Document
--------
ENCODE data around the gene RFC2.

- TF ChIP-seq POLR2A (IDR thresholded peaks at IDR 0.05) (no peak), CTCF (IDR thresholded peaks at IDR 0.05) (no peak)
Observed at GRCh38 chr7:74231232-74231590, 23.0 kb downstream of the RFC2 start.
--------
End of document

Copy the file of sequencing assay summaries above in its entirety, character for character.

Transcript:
ENCODE data around the gene RFC2.

- TF ChIP-seq POLR2A (IDR thresholded peaks at IDR 0.05) (no peak), CTCF (IDR thresholded peaks at IDR 0.05) (no peak)
Observed at GRCh38 chr7:74231232-74231590, 23.0 kb downstream of the RFC2 start.